Many of Philadelphia’s 11,000 public school teachers are growing nervous about the increasing likelihood of layoffs.
What’s behind the looming changes, and how are teachers coping with the uncertainty?
A brewing storm of budget cuts, school closings and widespread school restructuring will almost certainly result in a flood of teacher reassignments and layoffs across the School District of Philadelphia later this spring. But with the first domino yet to fall, no one knows just how many teachers will be affected. The uncertainty is breeding fear, said Arlene Kempin, the chief personnel officer for the Philadelphia Federation of Teachers.
“I think the upheaval is going to be great. We’re talking about people who have been in school for a while,” she said. “They feel they know their students and families, they’ve worked with their colleagues for a number of years, they have children of their own. So people are upset, there’s no question about it.”
Teachers with the least seniority in each subject area are the most vulnerable to eventual layoffs. How many end up looking for work depends on the final size of a budget shortfall that could reach half a billion dollars. But more than just the inexperienced teachers are worried.
The district is also expected to close numerous schools, and at 18 new Renaissance Schools, more than 1,000 teachers must soon decide whether to reapply for their current jobs or seek reassignment elsewhere. Even for teachers such as Glenn McCarthy, who is in his fourth year teaching social studies at Simon Gratz High School in North Philadelphia, this process offer no guarantees.
“The big thing happening at Gratz now is that we’re going to be turned into a charter,” he said. “Personally, I’d really like to stay, but I have no idea what’s going to be available when this process is done.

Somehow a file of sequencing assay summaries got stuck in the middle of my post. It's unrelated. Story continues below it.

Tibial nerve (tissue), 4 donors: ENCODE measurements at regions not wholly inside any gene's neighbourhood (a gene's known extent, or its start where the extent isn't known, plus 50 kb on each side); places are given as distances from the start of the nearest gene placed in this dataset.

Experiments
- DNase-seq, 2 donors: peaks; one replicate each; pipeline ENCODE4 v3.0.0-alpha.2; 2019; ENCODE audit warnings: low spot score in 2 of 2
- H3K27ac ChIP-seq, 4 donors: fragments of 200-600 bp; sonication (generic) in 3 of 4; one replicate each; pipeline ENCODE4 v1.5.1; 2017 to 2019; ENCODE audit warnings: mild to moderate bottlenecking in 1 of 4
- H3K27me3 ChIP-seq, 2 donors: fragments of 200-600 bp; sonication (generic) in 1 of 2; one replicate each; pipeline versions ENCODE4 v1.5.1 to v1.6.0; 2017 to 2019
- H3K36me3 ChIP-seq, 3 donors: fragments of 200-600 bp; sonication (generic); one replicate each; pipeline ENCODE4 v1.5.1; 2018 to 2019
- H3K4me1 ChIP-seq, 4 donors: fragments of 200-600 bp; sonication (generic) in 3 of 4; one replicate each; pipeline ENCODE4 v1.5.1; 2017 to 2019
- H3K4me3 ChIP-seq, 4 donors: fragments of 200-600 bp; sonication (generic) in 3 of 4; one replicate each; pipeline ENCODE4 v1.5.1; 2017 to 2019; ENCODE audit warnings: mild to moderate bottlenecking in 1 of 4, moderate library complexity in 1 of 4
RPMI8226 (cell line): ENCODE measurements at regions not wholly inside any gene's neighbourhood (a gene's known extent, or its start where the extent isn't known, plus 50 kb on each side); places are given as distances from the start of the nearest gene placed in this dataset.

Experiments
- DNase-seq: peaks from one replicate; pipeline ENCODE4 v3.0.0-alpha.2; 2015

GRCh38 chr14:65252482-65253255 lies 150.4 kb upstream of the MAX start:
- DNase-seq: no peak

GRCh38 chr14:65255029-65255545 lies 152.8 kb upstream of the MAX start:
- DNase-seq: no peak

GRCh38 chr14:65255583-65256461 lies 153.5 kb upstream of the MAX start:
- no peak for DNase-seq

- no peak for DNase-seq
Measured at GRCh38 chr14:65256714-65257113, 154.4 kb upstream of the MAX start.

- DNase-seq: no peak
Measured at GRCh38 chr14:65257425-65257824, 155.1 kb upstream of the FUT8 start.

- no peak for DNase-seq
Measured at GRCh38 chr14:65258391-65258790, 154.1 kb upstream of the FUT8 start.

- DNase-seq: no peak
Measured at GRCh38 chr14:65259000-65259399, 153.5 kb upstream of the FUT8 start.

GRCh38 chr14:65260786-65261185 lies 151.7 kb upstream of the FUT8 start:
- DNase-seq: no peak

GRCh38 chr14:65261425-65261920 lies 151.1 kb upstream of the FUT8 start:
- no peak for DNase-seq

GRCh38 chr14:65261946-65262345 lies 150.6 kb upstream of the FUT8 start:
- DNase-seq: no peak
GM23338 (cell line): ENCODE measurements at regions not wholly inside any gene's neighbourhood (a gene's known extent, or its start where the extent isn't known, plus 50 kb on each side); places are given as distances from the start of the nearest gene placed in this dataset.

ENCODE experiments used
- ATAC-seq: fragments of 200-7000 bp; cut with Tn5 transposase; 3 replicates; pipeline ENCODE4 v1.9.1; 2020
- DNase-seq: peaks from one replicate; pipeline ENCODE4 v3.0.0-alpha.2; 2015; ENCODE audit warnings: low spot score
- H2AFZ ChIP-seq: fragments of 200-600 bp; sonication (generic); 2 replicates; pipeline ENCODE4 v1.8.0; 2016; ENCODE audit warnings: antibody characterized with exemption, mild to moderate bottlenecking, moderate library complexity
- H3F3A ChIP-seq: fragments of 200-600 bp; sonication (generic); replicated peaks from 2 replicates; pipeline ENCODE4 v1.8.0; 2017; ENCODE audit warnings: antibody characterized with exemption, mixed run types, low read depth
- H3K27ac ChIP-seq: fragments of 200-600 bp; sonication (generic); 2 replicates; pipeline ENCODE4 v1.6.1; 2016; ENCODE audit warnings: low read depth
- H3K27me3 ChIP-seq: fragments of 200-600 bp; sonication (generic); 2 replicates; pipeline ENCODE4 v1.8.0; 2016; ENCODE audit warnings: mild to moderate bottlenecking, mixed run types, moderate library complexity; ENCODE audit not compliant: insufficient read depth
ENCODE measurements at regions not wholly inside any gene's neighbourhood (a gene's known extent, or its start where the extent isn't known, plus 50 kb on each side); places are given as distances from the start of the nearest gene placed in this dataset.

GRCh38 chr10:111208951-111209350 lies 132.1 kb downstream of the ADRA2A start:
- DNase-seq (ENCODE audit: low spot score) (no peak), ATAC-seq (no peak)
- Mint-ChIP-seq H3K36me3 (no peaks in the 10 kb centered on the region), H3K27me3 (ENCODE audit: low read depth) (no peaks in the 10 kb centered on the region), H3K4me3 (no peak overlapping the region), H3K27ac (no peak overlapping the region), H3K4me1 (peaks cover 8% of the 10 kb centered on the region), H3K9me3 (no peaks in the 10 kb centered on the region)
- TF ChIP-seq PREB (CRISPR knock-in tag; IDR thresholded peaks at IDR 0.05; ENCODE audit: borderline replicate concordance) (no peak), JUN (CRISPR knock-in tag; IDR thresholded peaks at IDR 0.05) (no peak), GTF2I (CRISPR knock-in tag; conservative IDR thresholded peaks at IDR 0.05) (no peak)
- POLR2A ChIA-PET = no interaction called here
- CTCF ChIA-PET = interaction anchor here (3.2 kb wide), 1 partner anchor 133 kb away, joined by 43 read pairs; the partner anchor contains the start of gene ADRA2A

Eventually, the hundreds of teachers likely to be displaced will compete for a limited number of positions around the district. How many openings will there be, and how many teachers will be out of a job when everything is said and done? It’s too early to speculate, said Estelle Matthews, the district’s chief talent and development officer.
“I think this is a stressful time for everybody right now, and to put fictitious numbers out there would not be good. I don’t want to alarm anybody,” she said. “As soon as we know the numbers, the teachers will know.
An early casualty
Rekha Bhatt, an English teacher at West Philadelphia High School, is one of the early casualties of the uncertainty. Bhatt loves her job and was named West’s teacher of the year in 2010, but says she can’t wait around to see what happens.
” It’s been a challenging year, even more so than my first year. I feel like my performance in the classroom is at its peak, but it’s hard when there are so many other things going on to really feel like I have a sense of control,” said Bhatt.
Bhatt , who has already decided she won’t be back in the district next year, may leave Philadelphia altogether. But more upsetting than her own uncertain future, she said, is what the looming upheaval will mean for the relationships between students and teachers across the city.
“The changes and the budget shortfalls and the layoffs are, yes, in part about people’s jobs and lives, but also about the really meaningful work that happens every single day in our schools,” she said.
Later this month, the district hopes to give school principals hard budget numbers to work with and to make its recommendations on school closures. Those moves will help kick-start a process that many expect to result in Philadelphia’s first large-scale teacher layoffs in 20 years.